The UCI Libraries will soon begin the Critical Theory Archive Research Resources Development Project. The initiative—funded by the University of California, Berkeley’s $1.5 million Andrew W. Mellon Foundation grant to establish the International Consortium of Critical Theory Programs (ICCTP)—will complement the value outlined in the UCI Libraries’ Strategic Plan to provide “high-quality services and collections that are readily and equitably accessible.” Such work also contributes to the ICCTP’s long-term goal to create, as Professor David Theo Goldberg states, “a compelling forum for animating the critical analysis and insights of critical theory so important in the current global political climate facing us.”


Since its founding, UCI has been a leader in critical theory research and teaching. As Professor James Steintrager, Director of UCI Critical Theory, underscores, “UCI Critical Theory oversees and co-sponsors numerous events, including the endowed Koehn Public Lecture in Critical Theory and the Wellek Lectures, and links pedagogy and programming, bringing together graduate students, undergraduates, and local and visiting faculty to present, consider, discuss, and debate.” Moreover, the UCI Libraries’ Critical Theory Archive (CTA) provides scholars and students from with access to internationally renowned collections, such as the papers of Jacques Derrida and Paul De Man. Recognizing the significance of the CTA and UCI Critical Theory, Professor Judith Butler at the University of California, Berkeley invited the UCI Libraries to facilitate access to research resources that reflect new directions in the field of critical theory. The research to identify such content will contribute to the UCI Libraries’ ongoing support of international efforts to develop convenient, integrated discovery points for access to scholarly collections.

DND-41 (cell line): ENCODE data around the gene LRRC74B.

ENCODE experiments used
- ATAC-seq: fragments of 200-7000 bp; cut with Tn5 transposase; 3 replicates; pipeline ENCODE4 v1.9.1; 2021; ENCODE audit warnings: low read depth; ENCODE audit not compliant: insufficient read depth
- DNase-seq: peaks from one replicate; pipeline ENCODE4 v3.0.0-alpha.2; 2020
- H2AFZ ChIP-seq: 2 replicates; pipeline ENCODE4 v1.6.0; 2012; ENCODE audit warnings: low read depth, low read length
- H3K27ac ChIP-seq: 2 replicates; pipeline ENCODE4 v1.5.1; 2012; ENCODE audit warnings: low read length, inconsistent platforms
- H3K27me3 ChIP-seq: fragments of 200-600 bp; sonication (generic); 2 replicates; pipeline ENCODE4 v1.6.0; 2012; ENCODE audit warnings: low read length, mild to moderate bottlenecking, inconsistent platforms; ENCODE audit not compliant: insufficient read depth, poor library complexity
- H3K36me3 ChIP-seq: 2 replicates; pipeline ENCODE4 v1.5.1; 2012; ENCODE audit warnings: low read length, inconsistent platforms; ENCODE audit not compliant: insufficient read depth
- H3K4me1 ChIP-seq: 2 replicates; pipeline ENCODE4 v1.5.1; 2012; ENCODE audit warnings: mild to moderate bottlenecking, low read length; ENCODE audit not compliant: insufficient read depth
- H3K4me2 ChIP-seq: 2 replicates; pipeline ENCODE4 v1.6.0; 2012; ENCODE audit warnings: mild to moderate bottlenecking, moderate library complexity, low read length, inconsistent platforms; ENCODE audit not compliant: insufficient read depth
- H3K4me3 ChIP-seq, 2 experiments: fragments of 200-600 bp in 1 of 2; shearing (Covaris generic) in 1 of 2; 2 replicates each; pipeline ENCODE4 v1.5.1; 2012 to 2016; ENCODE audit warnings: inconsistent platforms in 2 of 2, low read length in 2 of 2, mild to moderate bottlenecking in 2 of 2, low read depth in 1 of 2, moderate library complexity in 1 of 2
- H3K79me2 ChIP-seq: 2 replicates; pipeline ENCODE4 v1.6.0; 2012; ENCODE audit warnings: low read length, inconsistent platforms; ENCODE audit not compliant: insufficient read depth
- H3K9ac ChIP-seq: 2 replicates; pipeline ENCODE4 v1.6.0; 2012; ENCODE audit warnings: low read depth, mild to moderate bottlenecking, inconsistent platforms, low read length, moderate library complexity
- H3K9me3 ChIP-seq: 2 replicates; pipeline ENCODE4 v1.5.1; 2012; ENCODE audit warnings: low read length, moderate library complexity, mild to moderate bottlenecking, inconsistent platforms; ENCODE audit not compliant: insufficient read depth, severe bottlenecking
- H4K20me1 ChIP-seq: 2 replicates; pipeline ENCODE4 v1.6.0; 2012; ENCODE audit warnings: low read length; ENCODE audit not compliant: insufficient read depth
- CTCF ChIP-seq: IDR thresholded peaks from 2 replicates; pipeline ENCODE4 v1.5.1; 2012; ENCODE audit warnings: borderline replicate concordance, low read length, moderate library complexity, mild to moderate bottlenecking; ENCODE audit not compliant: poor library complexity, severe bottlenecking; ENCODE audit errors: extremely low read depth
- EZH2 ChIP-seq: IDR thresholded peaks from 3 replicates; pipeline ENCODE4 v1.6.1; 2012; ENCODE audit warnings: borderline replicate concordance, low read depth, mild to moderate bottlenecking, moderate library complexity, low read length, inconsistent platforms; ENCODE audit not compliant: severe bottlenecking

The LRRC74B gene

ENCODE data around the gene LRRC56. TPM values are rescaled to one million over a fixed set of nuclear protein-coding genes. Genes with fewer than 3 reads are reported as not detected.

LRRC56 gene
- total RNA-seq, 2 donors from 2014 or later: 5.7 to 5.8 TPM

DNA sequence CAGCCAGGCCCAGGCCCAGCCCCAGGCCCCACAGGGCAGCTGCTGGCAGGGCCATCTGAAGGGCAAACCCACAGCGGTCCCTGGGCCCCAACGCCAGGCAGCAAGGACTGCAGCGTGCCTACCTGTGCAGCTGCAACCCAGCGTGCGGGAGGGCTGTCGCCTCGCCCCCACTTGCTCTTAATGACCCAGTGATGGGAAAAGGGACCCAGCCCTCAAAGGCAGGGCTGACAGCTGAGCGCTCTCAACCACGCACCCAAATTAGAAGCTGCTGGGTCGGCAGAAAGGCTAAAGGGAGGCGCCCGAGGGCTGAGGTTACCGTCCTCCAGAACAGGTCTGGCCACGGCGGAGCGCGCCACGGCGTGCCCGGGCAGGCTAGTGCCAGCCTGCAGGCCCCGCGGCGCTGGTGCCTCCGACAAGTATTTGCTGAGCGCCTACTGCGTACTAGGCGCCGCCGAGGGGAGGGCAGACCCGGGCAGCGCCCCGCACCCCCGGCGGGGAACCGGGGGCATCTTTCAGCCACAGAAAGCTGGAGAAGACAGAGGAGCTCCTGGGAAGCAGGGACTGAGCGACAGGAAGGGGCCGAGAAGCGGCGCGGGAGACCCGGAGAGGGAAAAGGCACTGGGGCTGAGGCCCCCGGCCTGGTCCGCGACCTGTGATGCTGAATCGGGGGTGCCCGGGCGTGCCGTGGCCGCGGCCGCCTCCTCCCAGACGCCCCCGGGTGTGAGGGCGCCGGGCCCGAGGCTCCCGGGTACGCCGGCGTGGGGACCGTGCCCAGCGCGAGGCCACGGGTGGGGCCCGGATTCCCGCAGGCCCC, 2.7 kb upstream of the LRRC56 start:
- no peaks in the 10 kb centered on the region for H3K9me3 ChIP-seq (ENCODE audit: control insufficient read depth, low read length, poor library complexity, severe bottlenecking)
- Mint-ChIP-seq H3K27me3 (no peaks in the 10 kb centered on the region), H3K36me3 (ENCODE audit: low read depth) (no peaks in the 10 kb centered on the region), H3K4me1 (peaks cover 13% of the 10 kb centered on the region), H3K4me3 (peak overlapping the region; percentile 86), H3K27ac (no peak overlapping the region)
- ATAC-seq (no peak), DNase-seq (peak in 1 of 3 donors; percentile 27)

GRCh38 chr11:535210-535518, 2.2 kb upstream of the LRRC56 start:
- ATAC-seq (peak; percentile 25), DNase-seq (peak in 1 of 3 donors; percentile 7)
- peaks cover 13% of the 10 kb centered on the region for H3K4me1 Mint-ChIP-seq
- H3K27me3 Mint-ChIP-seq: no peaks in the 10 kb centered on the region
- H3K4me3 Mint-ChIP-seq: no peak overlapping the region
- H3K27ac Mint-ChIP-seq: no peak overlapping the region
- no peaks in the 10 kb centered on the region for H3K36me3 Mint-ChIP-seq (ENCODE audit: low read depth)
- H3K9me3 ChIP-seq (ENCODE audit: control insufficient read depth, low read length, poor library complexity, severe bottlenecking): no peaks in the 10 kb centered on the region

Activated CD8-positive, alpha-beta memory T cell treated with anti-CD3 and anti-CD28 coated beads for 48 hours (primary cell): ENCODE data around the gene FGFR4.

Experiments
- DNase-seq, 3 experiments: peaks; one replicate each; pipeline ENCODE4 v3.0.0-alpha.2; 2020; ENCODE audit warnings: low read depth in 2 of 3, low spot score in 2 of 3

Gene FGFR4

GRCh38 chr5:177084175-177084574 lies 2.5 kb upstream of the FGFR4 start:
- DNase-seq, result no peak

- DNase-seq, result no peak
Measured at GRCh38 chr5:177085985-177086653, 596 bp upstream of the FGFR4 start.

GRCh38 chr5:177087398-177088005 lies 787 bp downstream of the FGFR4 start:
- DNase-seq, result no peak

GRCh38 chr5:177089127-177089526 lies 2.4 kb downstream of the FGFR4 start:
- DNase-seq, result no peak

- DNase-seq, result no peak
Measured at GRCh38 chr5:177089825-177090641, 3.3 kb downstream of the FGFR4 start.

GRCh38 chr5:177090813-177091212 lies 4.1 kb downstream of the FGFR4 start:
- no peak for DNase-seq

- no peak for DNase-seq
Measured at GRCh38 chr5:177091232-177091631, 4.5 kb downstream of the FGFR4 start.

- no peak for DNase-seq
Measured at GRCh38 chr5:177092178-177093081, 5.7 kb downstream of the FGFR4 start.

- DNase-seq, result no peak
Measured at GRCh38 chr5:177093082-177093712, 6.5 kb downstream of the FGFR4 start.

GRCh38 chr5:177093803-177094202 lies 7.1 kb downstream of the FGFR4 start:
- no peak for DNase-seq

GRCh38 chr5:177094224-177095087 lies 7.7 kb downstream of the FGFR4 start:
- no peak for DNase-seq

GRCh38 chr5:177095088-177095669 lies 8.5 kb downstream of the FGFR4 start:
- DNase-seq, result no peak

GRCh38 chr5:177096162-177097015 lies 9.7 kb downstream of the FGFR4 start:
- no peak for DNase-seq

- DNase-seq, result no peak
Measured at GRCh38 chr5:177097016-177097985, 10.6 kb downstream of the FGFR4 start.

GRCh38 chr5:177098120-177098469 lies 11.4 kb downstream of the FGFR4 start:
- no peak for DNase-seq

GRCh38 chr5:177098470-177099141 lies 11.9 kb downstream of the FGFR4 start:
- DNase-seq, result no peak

Supporting the UCI Libraries’ project, Dean Georges Van Den Abbeele penned a letter to the ICCTP’s leadership, stating “I find it extremely gratifying to see the advent of this large-scale interinstitutional organization when so much of the work at local institutions involved enormous individual effort much of it pursued in isolation, despite the fact that critical theory represents if anything the most salient moment in the rise of specifically collaborative research in the humanities.” Moreover, the project compliments the work done by members of the School of Humanities’ NEH Next Generation Ph.D. planning grant committee. As Matt Roberts, Research Librarian for the Humanities, highlighted, “my colleagues in Special Collections and Archives and I were inspired to contribute to UCI’s effort to facilitate graduate student success. This award realizes that commitment. It provides the UCI Libraries with the ability to employ a Graduate Student Researcher for two years, during which time the GSR will develop a diverse skill set that could lead to a number of professional opportunities in higher education.”


For more information about UCI Special Collections and Archives and the Critical Theory Archive, please visit:


For more information about UCI Critical Theory, please visit:

For more information about the International Consortium of Critical Theory Programs, please visit: